If you thought Joan was passionate about climate change, then you need to meet Steve Plante. This dynamic Université du Québec à Rimouski (UQAR) professor, with degrees in both anthropology and geography, has been thinking “outside the box” about climate change for quite some time. Over the last 20 years, Plante has become an international expert in helping coastal communities build adaptive capacity and resilience in the face of extreme weather events.
In addition to his professorship at UQAR’s Department of Society, Land and Development, Dr. Plante is co-director of the Coastal Communities Challenges-University Research Alliance (CCC-CURA), an interdisciplinary and participatory research project funded by the federal government’s Social Sciences and Humanities Research Council of Canada (SSHRC). It brings together 22 researchers and 11 partners from three provinces: Quebec, New Brunswick and Prince Edward Island.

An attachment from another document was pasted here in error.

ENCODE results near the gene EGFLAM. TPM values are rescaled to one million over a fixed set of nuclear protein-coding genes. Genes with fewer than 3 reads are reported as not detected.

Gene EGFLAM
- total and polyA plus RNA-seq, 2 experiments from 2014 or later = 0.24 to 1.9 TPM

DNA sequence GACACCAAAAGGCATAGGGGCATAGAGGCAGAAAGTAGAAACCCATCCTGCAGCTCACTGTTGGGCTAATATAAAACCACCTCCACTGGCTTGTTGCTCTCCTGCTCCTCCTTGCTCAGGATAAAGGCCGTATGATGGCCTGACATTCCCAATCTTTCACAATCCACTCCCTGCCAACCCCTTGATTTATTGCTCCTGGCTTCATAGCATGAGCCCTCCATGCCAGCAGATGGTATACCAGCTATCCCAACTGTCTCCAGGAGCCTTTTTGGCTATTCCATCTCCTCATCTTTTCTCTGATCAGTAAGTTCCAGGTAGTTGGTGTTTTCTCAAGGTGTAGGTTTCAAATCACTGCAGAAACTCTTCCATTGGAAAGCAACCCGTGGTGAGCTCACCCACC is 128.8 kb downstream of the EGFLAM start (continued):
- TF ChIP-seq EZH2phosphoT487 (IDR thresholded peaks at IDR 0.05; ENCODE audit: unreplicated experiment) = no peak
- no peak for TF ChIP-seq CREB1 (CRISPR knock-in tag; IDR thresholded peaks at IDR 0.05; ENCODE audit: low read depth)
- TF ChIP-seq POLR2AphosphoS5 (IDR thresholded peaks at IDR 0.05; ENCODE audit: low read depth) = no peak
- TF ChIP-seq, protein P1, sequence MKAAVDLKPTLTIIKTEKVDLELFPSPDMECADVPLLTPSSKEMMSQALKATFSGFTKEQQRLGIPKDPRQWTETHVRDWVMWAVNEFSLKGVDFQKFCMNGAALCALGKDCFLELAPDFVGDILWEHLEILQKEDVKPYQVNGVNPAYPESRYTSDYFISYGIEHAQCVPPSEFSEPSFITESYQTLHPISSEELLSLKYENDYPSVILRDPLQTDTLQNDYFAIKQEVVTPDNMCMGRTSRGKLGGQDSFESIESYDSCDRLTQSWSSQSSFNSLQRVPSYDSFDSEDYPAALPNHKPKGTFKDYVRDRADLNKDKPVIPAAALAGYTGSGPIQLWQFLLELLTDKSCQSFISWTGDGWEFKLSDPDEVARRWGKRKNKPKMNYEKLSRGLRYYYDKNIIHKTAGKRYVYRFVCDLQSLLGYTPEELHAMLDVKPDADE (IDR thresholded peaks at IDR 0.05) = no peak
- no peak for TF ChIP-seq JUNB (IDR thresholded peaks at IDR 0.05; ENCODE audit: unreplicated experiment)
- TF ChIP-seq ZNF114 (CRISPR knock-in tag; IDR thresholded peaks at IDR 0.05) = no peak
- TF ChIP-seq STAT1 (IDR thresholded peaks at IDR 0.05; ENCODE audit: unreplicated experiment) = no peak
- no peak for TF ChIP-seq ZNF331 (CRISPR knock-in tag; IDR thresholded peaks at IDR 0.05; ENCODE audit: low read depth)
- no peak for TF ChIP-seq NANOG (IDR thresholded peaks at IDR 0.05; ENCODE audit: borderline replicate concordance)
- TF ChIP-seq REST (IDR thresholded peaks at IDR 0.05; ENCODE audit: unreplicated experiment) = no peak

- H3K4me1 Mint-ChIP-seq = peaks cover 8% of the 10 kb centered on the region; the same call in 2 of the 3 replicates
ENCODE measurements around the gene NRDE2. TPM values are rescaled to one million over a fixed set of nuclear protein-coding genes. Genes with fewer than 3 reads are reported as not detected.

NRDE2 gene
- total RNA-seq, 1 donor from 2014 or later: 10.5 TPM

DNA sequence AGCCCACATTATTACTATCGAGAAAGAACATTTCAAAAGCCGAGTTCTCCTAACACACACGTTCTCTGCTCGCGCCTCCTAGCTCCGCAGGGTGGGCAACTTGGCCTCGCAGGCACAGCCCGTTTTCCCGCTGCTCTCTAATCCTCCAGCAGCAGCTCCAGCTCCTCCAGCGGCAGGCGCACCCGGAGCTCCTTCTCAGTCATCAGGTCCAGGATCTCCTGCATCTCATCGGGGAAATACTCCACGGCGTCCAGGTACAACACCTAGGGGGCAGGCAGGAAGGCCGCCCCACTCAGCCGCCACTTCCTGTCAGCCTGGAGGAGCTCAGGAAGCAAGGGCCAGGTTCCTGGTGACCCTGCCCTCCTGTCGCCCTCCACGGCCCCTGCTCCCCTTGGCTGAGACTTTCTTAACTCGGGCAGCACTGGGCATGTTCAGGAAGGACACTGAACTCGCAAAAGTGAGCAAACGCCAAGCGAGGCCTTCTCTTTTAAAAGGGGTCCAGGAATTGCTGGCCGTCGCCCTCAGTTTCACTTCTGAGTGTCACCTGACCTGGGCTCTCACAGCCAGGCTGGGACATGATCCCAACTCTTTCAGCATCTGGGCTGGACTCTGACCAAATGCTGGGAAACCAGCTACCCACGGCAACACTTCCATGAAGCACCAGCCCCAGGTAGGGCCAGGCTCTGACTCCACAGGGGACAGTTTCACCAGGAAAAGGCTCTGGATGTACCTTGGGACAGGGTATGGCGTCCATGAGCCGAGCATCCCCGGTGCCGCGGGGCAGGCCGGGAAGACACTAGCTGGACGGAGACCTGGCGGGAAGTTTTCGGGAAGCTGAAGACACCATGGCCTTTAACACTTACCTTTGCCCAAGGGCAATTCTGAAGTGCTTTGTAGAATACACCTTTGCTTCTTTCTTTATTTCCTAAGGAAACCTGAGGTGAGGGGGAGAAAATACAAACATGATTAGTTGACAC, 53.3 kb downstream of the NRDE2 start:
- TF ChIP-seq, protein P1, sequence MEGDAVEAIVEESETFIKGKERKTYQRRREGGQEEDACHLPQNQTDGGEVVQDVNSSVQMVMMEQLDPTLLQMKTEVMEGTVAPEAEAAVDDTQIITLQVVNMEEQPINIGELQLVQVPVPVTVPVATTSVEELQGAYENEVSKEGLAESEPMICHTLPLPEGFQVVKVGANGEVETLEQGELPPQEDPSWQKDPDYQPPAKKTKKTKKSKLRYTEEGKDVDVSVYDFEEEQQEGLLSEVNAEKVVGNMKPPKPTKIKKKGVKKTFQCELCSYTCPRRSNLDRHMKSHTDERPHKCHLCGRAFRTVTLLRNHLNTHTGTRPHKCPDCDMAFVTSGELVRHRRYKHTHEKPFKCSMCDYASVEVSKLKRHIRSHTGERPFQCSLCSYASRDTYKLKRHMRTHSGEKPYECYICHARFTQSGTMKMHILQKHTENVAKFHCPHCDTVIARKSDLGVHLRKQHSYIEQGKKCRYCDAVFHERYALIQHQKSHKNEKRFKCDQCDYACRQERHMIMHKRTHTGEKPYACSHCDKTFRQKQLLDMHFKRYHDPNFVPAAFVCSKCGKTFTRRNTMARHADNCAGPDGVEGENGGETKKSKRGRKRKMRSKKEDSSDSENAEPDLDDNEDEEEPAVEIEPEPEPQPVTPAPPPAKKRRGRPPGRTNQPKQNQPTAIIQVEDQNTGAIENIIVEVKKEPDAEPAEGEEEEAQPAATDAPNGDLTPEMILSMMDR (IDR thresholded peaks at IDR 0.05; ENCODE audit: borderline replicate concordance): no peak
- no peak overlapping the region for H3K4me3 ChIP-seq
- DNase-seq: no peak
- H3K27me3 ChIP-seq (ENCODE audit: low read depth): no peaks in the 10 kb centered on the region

Guided by the belief that the development of a communal knowledge base is the foundation to increasing resilience among coastal communities, CCC-CURA promotes integrated participatory governance approaches that are based upon active cooperation between citizens, local partners and researchers. To date, the alliance has designed a kit to guide communities in assessing their resilience and to better anticipate the effects of natural disasters. It’s about people, and CCC-CURA’s approach is very much bottom up, letting the people decide.
We visited Dr. Plante at his office and had a little help from Luc Tremblay, video journalist extraordinaire (and now weekend anchor at Radio Canada) who, by the way, has helped us on several recent shoots. Thanks Luc!
Postproduction is underway. We’re in the home stretch now! Stay tuned…